1. In singular possessive terms,place the apostrophe before the "s." This will indicate ownership by oneperson or thing. For example:
Incorrect:The schools collection included an original set of Blackstone's Commentaries.
Incorrect:The schools' collection included an original set of Blackstone's Commentaries.
Correct:The school's collection included an original set of Blackstone's Commentaries.
2. In plural possessive terms, placethe apostrophe after the "s." This will indicate to the reader that morethan one person or thing owns the thing possessed.
Incorrect:The students success was largely attributable to their hard work and dedication.
Incorrect:The student's success was largely attributable to their hard work and dedication.
Correct:The students' success was largely attributable to their hard work and dedication.
3. How to distinguish "its" and "it's."
"Its" is a possessive, as in the sentence,"The truck lost its muffler as it entered the pothole-laden Kennedy Expressway."This is the rare case in which a possessive term does not take an apostrophe.
"It's" is the contraction of "it is," asin the sentence, "It's best not to question the judge's knowledge of thelaws of evidence in open court." In formal writing, however, one generallyshould not use contractions. Thus, the better formulation of the sentenceabove would be: "It is best not to question the judge's knowledge of thelaws of evidence in open court."
"Its'" is not a word and is a logical impossibility.The word "it" is a singular pronoun. It therefore has no plural possessiveform at all. As noted above, the singular possessive form of "it" is "its."
4. A less-often faced decision involvesthe use of apostrophes where multiple owners are named. Where two or morepeople own one item together, place an apostrophe before an "s" only afterthe second-named person. For example:
Incorrect:Bill's and Mary's car was a lemon, leading them to seek rescission of theircontract under the state's lemon law.
Correct:Bill and Mary's car was a lemon, leading them to seek rescission of theircontract under the state's lemon law.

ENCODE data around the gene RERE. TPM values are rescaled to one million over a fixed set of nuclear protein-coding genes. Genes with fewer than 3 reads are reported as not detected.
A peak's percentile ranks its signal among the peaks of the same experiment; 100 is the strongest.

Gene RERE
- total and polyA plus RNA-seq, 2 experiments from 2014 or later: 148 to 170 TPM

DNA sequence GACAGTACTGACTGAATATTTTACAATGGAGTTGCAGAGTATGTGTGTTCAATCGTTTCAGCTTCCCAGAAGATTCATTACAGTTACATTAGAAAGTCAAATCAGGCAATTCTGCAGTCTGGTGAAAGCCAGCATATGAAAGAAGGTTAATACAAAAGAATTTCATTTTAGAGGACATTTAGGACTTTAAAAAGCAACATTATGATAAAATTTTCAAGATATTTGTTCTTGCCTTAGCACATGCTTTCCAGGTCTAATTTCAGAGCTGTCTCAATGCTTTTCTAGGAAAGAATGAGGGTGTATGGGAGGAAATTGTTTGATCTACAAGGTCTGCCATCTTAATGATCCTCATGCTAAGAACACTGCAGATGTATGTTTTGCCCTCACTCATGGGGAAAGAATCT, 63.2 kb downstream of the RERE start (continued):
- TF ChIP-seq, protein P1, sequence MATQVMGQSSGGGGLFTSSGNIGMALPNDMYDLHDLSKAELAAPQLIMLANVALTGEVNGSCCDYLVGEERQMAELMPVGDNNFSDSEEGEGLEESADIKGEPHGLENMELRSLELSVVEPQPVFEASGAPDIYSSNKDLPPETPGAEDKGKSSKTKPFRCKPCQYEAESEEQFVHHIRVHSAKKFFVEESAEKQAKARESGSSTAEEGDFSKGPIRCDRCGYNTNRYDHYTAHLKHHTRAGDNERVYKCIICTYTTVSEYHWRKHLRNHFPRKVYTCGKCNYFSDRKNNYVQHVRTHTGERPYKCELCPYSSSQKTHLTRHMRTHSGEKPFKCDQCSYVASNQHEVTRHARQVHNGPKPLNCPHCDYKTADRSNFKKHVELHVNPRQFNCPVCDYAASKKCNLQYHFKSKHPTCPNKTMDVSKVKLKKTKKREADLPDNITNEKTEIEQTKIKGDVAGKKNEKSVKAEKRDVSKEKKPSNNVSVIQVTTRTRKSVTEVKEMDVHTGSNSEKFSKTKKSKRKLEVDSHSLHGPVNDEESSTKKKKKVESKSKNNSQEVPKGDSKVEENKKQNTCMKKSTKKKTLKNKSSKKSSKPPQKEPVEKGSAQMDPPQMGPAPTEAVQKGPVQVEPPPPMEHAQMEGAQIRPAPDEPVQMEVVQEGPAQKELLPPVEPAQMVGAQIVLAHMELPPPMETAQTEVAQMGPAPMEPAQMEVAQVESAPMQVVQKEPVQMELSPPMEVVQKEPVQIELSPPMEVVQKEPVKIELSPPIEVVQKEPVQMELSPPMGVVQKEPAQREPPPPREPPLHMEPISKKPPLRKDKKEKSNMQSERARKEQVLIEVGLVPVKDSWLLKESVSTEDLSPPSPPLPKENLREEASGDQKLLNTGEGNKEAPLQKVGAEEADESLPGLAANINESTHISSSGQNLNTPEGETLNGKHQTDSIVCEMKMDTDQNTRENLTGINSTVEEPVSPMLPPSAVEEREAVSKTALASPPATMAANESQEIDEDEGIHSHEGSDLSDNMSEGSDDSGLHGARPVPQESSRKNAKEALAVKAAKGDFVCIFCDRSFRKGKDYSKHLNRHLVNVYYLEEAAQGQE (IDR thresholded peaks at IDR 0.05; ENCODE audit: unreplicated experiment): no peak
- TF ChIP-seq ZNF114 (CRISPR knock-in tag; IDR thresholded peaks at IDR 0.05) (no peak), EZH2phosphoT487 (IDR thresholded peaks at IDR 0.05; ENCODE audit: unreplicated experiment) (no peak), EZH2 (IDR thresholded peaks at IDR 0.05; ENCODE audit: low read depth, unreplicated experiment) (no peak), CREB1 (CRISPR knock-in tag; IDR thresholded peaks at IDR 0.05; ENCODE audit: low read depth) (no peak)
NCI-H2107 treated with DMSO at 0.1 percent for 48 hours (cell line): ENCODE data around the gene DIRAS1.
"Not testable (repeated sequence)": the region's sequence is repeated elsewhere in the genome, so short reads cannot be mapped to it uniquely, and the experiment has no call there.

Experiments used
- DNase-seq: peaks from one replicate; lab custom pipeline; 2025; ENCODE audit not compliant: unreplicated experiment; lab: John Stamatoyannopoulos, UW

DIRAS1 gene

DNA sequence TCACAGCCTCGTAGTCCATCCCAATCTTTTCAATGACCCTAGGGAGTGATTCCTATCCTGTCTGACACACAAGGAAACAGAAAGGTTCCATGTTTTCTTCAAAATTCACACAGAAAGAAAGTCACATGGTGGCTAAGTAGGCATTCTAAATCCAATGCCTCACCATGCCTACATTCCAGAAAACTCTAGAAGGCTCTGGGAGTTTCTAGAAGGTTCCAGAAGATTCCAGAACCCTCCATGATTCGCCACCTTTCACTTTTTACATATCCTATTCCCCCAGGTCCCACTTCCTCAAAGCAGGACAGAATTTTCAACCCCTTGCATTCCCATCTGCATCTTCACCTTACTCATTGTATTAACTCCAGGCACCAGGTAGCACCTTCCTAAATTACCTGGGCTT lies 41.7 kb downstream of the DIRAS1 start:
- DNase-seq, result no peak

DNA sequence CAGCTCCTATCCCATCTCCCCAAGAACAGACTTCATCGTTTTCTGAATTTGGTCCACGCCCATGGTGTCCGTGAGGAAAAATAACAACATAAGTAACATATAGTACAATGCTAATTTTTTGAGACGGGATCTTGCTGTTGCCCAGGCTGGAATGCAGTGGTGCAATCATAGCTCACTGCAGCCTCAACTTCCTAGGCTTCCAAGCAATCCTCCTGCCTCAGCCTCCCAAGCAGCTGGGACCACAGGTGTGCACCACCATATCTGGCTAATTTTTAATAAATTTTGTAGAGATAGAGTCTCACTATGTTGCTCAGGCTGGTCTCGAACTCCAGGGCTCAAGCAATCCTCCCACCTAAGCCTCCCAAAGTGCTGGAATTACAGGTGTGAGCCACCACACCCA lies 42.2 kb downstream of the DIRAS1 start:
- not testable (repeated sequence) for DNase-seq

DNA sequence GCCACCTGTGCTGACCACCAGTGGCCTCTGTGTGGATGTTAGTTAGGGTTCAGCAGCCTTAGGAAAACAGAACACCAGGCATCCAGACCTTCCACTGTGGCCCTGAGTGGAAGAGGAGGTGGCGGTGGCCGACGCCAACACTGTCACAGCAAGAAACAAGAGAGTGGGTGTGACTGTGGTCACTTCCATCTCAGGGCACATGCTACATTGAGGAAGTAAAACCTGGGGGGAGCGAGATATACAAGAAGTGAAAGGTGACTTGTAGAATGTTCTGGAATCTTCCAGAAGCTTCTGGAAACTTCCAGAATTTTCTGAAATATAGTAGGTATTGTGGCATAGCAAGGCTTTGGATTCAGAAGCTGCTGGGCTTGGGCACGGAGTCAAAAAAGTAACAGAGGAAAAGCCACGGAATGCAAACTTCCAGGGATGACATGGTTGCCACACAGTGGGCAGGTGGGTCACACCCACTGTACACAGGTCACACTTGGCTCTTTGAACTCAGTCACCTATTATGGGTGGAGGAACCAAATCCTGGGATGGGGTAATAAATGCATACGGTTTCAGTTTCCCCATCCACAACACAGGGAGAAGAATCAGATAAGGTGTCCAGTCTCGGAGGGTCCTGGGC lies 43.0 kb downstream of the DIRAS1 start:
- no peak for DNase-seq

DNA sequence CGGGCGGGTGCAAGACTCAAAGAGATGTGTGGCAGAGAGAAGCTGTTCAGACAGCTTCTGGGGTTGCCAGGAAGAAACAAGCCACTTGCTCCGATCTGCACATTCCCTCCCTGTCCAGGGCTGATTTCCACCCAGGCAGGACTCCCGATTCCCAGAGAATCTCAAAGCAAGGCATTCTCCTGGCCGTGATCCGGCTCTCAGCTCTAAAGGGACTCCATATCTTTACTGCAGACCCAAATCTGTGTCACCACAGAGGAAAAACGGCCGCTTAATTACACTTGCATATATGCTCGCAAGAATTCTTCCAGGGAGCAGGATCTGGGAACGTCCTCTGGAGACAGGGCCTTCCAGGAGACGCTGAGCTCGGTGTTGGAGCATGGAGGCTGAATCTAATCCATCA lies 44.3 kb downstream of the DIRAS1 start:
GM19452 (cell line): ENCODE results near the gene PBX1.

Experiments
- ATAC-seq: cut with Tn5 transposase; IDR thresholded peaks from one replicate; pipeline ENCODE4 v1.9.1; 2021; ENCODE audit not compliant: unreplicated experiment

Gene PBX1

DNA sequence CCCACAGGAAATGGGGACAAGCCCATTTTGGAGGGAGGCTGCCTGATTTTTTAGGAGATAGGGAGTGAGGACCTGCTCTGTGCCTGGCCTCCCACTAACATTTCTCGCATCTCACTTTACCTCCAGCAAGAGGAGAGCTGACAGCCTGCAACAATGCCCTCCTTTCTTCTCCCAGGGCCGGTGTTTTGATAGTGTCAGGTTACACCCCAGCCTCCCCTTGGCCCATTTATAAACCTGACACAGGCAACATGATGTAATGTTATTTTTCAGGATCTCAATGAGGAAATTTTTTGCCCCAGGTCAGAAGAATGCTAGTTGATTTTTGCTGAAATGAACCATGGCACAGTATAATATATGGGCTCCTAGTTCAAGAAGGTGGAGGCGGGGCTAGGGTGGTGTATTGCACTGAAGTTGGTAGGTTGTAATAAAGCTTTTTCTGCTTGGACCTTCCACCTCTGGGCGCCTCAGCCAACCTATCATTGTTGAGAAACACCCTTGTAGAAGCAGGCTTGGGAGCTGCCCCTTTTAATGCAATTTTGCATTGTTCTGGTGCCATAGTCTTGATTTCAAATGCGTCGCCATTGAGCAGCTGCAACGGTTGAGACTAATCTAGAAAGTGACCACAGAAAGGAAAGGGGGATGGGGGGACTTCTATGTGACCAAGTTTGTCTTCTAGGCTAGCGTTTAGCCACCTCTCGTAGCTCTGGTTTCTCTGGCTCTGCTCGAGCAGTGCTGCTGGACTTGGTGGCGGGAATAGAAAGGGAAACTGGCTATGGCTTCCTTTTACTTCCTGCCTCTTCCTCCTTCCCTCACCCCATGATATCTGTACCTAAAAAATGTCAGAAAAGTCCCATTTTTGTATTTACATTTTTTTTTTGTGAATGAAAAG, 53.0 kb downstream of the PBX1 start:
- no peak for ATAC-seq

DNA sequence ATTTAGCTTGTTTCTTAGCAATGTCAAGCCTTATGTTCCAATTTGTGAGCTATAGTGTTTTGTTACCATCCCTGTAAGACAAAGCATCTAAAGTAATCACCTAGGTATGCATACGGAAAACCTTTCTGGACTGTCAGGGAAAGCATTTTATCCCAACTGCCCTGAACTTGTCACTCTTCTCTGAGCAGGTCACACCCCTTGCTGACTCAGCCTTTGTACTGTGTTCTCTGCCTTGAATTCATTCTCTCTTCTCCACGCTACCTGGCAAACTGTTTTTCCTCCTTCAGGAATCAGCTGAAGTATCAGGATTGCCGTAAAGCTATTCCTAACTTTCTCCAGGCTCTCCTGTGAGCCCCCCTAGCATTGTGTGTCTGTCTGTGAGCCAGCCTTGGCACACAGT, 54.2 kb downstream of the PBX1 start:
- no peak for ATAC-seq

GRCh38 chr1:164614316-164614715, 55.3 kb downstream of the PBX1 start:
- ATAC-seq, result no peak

However, when two or more people owntwo or more items separately, each individual's name should take the possessiveform. For example:
Incorrect:Joanne and Todd's cars were bought from the same dealer; both proved useless,even though Joanne's car was an import and Todd's was a domestic model.
Correct:Joanne's and Todd's cars were bought from the same dealer; both proveduseless, even though Joanne's car was an import and Todd's was a domesticmodel.5. If a singular noun ends in an "s,"use "'s" to create the possessive form only if the noun ends in a "s" sound.However, if the noun ends in a "z" sound, use just an apostrophe withoutadding an additional "s." This produces a more pronounceable possessive.
Correct:The car in question was Roger Weiss's red convertible.
I wasa student in Professor Abrams' Torts class.
6. If a plural noun ends in an "s,"it is preferable to use only an apostrophe -- and not an additional "s"-- to create the possessive. Of the three formulations presented below,the first most clearly and concisely indicates a plural possessive.
Correct:The car in question was the Weisses' red convertible.
The carin question was the Weiss's red convertible.
The carin question was the Weisses's red convertible.
7. Do not use an apostrophe to createthe possessive of the pronouns his, hers, theirs, yours, ours, or its.
Incorrect:The responsibility for the bills was yours' and her's.
Correct:The responsibility for the bills was yours and hers.
8. Nonpossessive plural words donot require the use of an apostrophe. For example:
Incorrect:The lawyer's could generally be found after hours at the Hanover StreetBar and Grill. (The apostrophe here incorrectly indicates a singular possessive.)